Shaw’s Site Given Second Chance

The air conditioning in the city council chambers didn’t do much to cool the emotions of the neighbors who oppose the development of the former Shaw’s grocery store site on Revere Beach Parkway.

Monday night the city council voted 6-5 to allow TransDel Corp. and Gate Residential Properties to withdraw its original application to build two, six-story buildings with a total of 301 residential units. The developer now has two months to come back with another plan. If the council had voted to deny the request to withdraw the developer would not have been able to come back regarding this site for two years.

The neighbors wanted the council to vote to deny the withdrawl of the plans. But the majority of the council wanted to give developers a second chance to come back to the city with a revised plan. The developers did not attend the meeting Monday night.

Councillors who voted to allow the petition to be withdrawn were: Arthur Guinasso, Joanne McKenna, Ira Novoselsky, Charles Patch, Stephen Reardon and Anthony Zambuto. Voting no were councillors Brian Arrigo, Jessica Giannino, Robert Haas, Steven Morabito, and John Powers.

“I work for you, but I believe in second chances,” said Ward 1 Councillor Joanne McKenna, adding that rumors about waiting until after the election were not true. “I believe they didn’t have their ducks in order.”

“They withdrew because they weren’t ready, it happens all the time. No one is going to ramrod this,” Guinasso said.

Neighbors who spoke on the issue cited traffic, the condition of the creek that runs behind the property, impact on the school system, the height of the buildings, parking and the infrastructure condition on Revere Beach Parkway.

“We can’t even get water on the parkway,” one man said, referring to the recent water main breaks.

“I don’t feel like their partner,” said neighbor David Margossian. “They left us out of it.”

Developers gave at least 10 neighbors and councillor Novoselsky a tour of their apartment building in Chelsea, known as One North, on Monday, Aug. 17. The development is upscale, full of amenties (including doggie daycare) suited for “millenials” who can afford the up to $2,400 rent for a two-bedroom. Of the over 400 residents there are two babies in the building and 90 dogs.

Resident Adrienne Sacco-Maguire said “it’s not the best development for the economic development we say we want.”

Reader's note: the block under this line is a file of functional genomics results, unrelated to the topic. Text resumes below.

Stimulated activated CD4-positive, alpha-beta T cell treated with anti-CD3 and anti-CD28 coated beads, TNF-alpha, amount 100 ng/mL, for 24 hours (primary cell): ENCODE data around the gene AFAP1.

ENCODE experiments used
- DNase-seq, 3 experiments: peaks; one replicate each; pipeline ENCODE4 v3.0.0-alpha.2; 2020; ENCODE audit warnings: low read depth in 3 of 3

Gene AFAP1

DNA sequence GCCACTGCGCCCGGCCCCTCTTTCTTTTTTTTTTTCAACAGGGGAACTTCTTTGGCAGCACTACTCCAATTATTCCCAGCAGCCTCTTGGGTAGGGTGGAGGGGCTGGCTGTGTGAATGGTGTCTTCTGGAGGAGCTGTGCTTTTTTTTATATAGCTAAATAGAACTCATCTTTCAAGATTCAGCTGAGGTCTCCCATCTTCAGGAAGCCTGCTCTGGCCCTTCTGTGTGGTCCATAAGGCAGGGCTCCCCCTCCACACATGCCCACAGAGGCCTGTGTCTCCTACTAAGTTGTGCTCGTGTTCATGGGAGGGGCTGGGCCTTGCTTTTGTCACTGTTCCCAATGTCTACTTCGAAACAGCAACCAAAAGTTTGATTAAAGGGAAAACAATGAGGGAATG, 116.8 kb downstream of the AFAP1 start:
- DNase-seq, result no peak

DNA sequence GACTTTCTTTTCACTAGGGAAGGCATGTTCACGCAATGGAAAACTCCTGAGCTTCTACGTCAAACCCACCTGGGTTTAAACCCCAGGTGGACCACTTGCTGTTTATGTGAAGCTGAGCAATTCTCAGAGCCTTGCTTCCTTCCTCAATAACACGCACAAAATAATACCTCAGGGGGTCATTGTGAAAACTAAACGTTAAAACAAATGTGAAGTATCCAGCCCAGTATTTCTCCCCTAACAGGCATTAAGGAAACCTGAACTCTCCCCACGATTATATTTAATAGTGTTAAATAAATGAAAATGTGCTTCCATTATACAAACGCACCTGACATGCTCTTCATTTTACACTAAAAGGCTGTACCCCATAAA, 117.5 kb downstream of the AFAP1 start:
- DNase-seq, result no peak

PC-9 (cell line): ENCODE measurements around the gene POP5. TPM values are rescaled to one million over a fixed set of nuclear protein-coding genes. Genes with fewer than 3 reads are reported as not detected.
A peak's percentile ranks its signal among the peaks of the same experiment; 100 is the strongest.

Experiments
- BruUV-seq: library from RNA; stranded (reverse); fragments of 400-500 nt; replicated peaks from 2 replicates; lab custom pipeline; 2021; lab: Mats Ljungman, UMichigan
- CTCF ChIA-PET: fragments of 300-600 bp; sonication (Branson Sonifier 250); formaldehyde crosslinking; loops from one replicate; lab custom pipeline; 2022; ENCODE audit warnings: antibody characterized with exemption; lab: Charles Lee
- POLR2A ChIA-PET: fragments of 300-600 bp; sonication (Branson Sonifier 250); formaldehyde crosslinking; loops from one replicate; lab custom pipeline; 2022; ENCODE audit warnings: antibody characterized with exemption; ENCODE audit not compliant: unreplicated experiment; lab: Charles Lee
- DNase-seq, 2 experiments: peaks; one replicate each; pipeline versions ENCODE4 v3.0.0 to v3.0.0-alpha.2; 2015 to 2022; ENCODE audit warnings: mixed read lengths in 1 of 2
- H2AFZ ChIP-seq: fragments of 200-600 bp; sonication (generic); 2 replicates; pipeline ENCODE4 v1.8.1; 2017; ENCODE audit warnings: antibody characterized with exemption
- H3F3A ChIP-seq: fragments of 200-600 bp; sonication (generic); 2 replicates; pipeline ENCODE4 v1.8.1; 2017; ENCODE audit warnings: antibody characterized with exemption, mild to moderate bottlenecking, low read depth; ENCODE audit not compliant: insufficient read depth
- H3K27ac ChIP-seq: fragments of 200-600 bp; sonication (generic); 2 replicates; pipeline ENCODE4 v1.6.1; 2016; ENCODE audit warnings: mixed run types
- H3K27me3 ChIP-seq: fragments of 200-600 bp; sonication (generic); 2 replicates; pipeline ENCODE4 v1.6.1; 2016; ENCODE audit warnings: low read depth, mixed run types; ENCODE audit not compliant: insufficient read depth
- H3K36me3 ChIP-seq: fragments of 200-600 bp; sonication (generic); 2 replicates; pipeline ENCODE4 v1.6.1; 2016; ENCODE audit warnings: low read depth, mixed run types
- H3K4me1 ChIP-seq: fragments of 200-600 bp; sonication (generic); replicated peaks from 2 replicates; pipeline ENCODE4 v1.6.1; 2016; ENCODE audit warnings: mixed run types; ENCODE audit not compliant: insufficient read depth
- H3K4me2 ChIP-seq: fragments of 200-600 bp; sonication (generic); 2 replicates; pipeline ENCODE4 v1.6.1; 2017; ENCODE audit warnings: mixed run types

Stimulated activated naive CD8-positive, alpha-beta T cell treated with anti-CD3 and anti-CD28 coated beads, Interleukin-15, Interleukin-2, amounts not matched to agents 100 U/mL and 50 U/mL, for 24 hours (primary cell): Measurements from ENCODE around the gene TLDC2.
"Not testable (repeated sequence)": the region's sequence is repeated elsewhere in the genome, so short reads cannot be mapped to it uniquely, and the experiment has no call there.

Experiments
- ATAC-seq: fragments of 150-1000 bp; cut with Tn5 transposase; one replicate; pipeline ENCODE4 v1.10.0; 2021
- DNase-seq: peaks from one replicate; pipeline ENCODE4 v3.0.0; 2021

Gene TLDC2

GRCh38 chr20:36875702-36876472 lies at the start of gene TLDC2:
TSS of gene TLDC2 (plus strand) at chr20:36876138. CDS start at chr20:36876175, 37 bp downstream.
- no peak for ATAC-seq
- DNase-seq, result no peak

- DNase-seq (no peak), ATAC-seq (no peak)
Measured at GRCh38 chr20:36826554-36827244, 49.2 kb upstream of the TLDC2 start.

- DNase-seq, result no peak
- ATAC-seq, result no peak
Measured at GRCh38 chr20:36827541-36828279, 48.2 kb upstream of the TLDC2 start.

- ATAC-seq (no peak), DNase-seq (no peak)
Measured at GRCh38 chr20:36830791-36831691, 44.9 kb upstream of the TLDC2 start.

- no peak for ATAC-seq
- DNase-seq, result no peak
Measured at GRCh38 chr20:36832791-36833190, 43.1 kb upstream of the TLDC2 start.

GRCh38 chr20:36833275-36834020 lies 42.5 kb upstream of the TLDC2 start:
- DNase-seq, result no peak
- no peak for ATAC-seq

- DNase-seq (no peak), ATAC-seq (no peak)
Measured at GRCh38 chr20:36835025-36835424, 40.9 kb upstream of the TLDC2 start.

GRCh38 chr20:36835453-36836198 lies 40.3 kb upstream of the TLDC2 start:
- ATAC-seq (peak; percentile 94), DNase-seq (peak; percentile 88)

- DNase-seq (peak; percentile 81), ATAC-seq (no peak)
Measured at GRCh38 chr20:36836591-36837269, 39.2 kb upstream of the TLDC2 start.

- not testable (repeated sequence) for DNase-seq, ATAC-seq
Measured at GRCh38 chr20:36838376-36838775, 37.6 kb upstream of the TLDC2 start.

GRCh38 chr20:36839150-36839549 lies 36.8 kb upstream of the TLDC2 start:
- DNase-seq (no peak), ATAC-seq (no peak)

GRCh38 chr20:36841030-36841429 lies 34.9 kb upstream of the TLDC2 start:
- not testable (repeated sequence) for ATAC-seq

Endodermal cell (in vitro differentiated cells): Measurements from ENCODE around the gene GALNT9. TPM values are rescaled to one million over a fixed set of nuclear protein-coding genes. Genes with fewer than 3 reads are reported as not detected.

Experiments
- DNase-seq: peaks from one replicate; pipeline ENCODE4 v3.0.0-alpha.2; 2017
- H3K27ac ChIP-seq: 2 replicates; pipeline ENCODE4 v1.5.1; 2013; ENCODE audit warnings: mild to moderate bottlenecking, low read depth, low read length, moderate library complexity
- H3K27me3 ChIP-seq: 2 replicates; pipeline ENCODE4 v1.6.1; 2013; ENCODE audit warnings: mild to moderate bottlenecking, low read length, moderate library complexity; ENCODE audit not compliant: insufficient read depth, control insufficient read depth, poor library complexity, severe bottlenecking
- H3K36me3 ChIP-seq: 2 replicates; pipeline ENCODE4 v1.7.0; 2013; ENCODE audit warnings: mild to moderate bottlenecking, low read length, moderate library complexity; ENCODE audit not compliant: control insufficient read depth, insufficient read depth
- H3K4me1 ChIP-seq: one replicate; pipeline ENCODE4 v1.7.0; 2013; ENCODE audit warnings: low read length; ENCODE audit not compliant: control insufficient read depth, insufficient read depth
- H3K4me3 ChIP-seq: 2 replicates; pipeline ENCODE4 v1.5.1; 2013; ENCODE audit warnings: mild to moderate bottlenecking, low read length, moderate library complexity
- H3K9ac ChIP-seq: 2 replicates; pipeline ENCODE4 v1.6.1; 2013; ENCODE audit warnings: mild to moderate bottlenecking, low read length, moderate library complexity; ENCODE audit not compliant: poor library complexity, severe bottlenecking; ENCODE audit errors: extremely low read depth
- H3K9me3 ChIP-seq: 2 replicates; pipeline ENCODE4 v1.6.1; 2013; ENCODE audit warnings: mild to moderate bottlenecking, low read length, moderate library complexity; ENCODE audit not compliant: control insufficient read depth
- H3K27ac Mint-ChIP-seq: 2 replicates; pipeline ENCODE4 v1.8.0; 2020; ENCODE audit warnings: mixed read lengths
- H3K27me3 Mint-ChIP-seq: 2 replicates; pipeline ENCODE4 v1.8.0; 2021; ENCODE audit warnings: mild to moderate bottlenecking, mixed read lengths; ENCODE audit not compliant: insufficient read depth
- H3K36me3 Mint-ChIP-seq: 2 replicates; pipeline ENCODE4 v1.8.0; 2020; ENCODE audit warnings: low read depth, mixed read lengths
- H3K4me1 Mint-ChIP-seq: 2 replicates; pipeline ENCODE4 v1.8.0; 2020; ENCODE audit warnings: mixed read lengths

She, like many hear about a need for apartments in Revere, but she said there are a lot, including rough 1,900 new units being built around the city.

“I’m all for good development. A hotel, bio tech…with 300 apartments you have 10 percent more students,” said resident Jimmy Mercurio.

John Festa, head of Economic Development for the city, said he has brought in many people to consider development in Revere. He explained the difference between development in Revere and Chelsea is the land values.

“Allow them to withdraw and come back,” Festa said. “If you don’t like it vote it down.”

The crowd started to get riled up when Festa was allowed to talk for more than a minute, which had been the time limit for those speaking from the podium.

“It’s clear Revere wants more economic development,” said Giannino, adding that unfortunately there are three developments going on by the beach but when you walked through the apartment buildings on the beach many of them are vacant.

“We are taking commercial property and turning it into residential,” Arrigo said. “The withdraw came suddenly because people got involved.”

Morabito said there is no room for more residential development. He said the city is 10-square miles, 4.1 is wetlands, leaving 5.9 miles.

“Of that 5.9, 70 percent is residential,” he said.

Reardon said approving the request to withdraw is about fairness. “The project has not been heard,” he said. “Gate Residential has done everything in openness and fairness. They have been fair with us and we have to be fair with them.”

“The proposal is inadequate on several levels…the wetlands and the issue of commercial versus residential. No one is trying to pull the wool over anyone’s eyes.”

He added that the council has to allow the process to be fair for future developers.

“Over building of residential buildings in Revere doesn’t help the city at all,” said Haas.

“Doing what’s right is not popular,” said Zambuto.

Powers said he doesn’t think the Shaw’s site is the appropriate spot for 300 apartments or two. He added that he couldn’t understand how the Hilton Garden was built and it’s not on a major highway. He also pointed to Route 1 and the number of hotels built there.

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  • "Only in Revere", could something as a car-oriented apartment complex that's less than a quarter of a mile from a T-station be built. If the developers were forced to build a pedestrian bridge and scale down the number of parking spots and add some accompanying retail/commercial space, it /might/ make a little bit of sense. The problem isn't just that it's residential, but it's really "dumb residential".

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